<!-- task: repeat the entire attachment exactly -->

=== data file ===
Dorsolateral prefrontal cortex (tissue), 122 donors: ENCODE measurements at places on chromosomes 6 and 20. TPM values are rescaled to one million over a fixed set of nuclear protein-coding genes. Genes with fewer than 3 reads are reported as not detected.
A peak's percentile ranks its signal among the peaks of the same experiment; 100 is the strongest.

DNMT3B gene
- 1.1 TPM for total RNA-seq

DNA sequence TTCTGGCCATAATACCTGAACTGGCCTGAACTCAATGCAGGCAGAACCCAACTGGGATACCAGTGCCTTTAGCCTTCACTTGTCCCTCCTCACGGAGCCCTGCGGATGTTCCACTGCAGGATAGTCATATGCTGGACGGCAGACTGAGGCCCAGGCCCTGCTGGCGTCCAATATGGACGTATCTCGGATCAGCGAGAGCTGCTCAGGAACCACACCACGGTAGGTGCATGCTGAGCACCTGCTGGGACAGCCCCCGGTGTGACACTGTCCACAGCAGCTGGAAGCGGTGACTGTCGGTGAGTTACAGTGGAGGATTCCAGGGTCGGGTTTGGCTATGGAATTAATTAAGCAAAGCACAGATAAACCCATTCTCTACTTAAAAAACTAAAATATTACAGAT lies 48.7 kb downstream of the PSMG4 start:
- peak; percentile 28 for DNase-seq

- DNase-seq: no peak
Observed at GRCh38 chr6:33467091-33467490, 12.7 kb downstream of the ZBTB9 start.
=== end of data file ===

Dorsolateral prefrontal cortex (tissue), 122 donors: ENCODE measurements at places on chromosomes 6 and 20. TPM values are rescaled to one million over a fixed set of nuclear protein-coding genes. Genes with fewer than 3 reads are reported as not detected.
A peak's percentile ranks its signal among the peaks of the same experiment; 100 is the strongest.

DNMT3B gene
- 1.1 TPM for total RNA-seq

DNA sequence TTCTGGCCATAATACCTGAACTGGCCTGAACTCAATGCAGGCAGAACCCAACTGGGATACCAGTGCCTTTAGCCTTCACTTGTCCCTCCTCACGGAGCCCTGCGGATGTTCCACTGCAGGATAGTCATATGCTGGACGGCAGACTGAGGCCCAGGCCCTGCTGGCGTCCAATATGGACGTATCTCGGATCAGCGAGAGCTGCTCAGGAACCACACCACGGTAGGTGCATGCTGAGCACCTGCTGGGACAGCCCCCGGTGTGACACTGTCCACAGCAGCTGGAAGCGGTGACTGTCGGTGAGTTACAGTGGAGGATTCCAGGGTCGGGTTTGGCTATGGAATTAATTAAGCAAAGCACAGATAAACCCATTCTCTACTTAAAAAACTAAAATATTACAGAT lies 48.7 kb downstream of the PSMG4 start:
- peak; percentile 28 for DNase-seq

- DNase-seq: no peak
Observed at GRCh38 chr6:33467091-33467490, 12.7 kb downstream of the ZBTB9 start.